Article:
Is Roe v. Wade In Danger?
Pro-choice Americans are worried. In addition to new and restrictive state measures threatening to severely limit abortion rights, the Supreme Court’s recent break with precedent has activists wondering what precedents will be broken next. Might the Conservative Court take on Roe v. Wade?
After decades of accruing small technical advantages, it’s not crazy to say that the modern GOP is on the precipice of achieving one of its highest aims—made possible thanks to some closed polling stations here, a gerrymandered district there, judges confirmed against tradition and precedent, a president who lost the popular vote… none of this is what the public wants. It doesn’t matter. And it’s almost too late.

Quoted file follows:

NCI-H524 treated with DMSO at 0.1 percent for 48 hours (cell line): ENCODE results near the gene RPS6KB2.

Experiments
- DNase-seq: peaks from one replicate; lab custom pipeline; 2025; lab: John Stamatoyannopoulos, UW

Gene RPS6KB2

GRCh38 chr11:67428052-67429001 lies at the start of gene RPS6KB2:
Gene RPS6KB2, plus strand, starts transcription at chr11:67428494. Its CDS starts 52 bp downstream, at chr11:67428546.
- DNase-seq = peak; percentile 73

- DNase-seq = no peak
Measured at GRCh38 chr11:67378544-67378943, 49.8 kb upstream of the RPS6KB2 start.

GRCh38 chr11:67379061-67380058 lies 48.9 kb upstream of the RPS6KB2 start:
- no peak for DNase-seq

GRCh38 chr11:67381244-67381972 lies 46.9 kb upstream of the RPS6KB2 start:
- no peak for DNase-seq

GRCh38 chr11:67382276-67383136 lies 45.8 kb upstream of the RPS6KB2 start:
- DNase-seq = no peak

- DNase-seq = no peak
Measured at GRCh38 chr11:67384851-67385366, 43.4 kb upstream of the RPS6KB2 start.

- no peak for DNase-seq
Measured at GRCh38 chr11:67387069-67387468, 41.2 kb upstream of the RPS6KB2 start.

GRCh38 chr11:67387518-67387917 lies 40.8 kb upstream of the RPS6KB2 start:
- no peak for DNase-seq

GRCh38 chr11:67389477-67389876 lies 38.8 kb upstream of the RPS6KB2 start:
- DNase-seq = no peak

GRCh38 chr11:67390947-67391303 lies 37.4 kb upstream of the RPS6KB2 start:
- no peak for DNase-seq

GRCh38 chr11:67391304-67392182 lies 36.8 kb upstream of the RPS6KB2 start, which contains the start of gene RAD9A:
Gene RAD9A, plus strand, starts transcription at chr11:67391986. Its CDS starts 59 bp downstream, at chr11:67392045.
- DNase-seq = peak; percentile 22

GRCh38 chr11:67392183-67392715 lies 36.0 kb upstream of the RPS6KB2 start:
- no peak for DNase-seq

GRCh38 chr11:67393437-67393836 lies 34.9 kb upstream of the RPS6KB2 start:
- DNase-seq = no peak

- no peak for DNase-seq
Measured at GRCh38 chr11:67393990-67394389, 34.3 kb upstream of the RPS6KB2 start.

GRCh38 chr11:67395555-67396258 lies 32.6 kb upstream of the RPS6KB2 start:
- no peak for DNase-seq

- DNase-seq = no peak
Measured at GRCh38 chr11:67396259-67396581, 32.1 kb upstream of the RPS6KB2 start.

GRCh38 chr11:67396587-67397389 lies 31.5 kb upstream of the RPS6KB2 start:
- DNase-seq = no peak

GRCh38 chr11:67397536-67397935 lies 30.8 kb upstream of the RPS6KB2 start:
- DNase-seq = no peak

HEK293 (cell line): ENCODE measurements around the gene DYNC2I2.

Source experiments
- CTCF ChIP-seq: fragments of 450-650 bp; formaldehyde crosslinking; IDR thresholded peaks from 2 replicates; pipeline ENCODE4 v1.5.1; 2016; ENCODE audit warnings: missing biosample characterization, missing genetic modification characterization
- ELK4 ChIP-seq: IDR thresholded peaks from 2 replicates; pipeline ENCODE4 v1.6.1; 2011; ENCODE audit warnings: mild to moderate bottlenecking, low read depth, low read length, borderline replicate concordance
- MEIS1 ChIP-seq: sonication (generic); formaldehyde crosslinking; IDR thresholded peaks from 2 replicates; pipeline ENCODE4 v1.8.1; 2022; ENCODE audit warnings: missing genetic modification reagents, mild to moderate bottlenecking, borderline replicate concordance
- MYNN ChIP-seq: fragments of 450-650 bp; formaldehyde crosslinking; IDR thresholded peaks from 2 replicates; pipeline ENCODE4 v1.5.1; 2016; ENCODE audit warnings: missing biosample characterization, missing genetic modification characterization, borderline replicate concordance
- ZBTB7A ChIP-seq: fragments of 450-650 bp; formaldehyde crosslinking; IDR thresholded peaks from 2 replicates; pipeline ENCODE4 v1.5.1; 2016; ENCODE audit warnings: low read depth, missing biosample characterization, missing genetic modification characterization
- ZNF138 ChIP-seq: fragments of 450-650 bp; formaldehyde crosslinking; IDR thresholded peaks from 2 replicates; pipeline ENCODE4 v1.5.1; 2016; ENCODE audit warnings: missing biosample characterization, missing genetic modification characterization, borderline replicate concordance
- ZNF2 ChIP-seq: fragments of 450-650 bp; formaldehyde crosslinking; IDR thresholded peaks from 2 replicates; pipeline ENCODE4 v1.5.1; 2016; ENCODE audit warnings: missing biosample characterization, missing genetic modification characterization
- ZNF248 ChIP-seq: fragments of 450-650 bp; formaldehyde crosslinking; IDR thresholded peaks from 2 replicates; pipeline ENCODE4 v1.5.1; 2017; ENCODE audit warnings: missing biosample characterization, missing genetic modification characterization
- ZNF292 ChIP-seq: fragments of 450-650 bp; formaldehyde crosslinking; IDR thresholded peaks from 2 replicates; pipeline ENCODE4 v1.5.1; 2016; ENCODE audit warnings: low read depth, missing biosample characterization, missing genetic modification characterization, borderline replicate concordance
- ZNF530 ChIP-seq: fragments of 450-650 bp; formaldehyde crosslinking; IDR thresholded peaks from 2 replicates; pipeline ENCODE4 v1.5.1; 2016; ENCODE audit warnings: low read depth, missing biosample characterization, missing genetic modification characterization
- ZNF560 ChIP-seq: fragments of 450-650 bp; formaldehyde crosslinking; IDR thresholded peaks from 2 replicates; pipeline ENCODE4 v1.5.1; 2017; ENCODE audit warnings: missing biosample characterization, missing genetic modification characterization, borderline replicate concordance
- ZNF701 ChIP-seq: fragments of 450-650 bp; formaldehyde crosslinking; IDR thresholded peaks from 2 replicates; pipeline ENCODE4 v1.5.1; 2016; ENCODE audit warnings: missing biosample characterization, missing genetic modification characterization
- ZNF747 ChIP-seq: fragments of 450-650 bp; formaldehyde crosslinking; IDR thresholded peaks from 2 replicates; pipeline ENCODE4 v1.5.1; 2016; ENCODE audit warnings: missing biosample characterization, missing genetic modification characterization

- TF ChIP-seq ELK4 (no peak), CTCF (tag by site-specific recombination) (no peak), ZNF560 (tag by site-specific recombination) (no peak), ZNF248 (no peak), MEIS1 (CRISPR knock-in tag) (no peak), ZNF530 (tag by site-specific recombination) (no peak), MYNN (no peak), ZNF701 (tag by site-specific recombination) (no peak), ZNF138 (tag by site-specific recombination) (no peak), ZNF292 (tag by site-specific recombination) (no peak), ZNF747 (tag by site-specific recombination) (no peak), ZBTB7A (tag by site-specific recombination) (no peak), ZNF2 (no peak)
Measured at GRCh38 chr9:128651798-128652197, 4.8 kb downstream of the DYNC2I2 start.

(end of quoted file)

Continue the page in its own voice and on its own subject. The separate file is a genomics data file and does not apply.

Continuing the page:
What is more likely than a total reversal, advocates have long said, is a slow degeneration. Different abortion lawsuits will reach the Supreme Court, and with each decision the court could decide that parts of the state laws restricting abortion access, or laws that are less restrictive than the 6-week bans, are in fact constitutional. This would slowly erode what lawyers and advocates refer to as the “core of Roe”: the idea that laws cannot place an “undue burden” on access to abortion.
Who doubts liberals would overturn Heller, Citizens United on free speech and many other precedents they oppose if they had a majority? Precedents should be overturned on their legal merits, not the politics of the day.